“But for the mothers who never give up, the ones who ask us if they can give the address and phone number of the school as a reference when they go to look for a job, the AUH is highly appreciated,” she said.”

This perfectly illustrates the importance of not just giving money but also not overburden with conditionality (like making mothers attend tons of workshop) and focus on one or two very specific conditions and help parents meet those with adapted services. This is the way poor families can escape the poverty trap: if having a child in school brings income to the parents, then that child no longer has to beg on the streets or sort garbage with her parents. It embeds education and healthcare into family subcultures. It makes life less uncertain, precarious and risky for these people and therefore helps them make longer-term plans rather than just survive on a day by day basis.

And no, this is not a magic bullet against poverty. It should be one program among others, one that has proven its success though. And yes, maybe a few will take advantage of it. But that, in itself, does not invalidate the value of a particular public policy. But let’s not forget that Western countries, especially in Western Europe, have massively use cash transfer programs in building up their middle and working classes, with success. On top of it: these programs are not that costly, especially considering the social benefits.

3 thoughts on “Cash Transfer Programs for The Poor Work

  1. The question I want to ask is whether this cash transfer programs should really be a program or if it should be a right because if it is just a program it could be considered a help that is dependent on the actual government, but if it is a social right it can’t be used only as a strategy to gain votes and would continue independently of the current occupants of office.

  2. A debate on similar line is gaining ground in India. Here, the question of overhauling the Public Distribution System and replacing the system with direct cash transfer to poor is being mulled by a neo liberal dominated planning commission and economic advisers. Under the guise of success in Latin America these strategy is being used to sabotage the subsidy system(inefficient!) and to remove the aberrations in Market due to market interventions of government.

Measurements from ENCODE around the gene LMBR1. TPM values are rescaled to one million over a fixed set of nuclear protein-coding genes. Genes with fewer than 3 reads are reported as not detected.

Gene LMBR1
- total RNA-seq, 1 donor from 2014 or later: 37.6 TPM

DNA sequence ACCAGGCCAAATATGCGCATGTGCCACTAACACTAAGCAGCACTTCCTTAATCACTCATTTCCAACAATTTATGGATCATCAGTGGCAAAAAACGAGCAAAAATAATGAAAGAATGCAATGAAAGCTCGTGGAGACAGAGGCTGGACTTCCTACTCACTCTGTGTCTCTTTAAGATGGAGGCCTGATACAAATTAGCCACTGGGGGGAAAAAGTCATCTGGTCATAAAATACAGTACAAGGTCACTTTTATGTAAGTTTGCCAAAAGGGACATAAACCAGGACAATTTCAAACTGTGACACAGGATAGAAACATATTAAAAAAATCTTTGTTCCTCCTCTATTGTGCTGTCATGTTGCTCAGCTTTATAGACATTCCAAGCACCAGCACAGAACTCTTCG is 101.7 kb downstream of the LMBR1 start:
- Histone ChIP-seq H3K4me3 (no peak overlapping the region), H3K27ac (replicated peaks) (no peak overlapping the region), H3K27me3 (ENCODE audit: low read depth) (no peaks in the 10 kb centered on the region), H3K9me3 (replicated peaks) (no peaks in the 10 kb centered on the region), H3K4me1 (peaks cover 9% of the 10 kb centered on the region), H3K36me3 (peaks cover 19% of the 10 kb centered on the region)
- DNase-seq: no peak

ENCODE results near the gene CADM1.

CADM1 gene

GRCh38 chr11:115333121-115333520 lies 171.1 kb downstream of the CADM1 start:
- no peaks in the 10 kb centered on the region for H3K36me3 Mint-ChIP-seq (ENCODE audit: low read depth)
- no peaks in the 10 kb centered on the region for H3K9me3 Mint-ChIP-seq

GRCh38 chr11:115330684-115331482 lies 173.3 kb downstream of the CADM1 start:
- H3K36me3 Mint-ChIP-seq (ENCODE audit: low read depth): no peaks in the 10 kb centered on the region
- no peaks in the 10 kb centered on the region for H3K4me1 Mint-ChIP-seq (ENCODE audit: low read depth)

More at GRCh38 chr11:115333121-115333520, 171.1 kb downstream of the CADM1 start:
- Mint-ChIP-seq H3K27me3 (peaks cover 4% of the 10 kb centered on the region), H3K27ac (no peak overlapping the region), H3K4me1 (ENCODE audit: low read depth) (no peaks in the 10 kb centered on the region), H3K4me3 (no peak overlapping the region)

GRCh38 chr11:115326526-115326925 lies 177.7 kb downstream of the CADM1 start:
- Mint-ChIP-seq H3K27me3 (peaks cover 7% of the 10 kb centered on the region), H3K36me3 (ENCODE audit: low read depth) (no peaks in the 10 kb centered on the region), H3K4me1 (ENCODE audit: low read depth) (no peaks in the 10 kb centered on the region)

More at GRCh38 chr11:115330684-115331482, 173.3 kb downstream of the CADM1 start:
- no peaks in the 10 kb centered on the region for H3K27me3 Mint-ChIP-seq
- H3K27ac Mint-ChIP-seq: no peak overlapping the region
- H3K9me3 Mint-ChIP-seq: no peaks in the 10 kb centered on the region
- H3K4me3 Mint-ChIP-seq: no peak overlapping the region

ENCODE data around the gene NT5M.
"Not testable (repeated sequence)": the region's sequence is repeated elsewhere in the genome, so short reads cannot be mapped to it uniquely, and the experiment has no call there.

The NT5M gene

I am not having any link to the the debates in Economic and Political weekly in india, but arguments were like

    a)similar success story may not be repeated in India as social support systems in forms of health services, education etc are not yet to be universalized.

    b)the skewed distribution of power in households may see the indiscriminate use of cash transfer by male household heads into unproductive means.

    c)replacing the Public distribution system will completely erode the hold of state in the market of grains and it may lead to spiraling costs as well as falls in prices affecting poor as well as customers.
    Anyway thanks fo sharing this information on the experience in Argentina.

    As John has suggested, the scheme like these shouldnt be bestowed on citizens as favours from the government but as rights endowed by the state on them.
    Also as you had rightly pointed out, the cash transfer should be only one of the effective interventions rather than being the only intervention.

  3. please read
    a)similar success story may not be repeated in India as social support systems in forms of health services, education etc are yet to be universalized.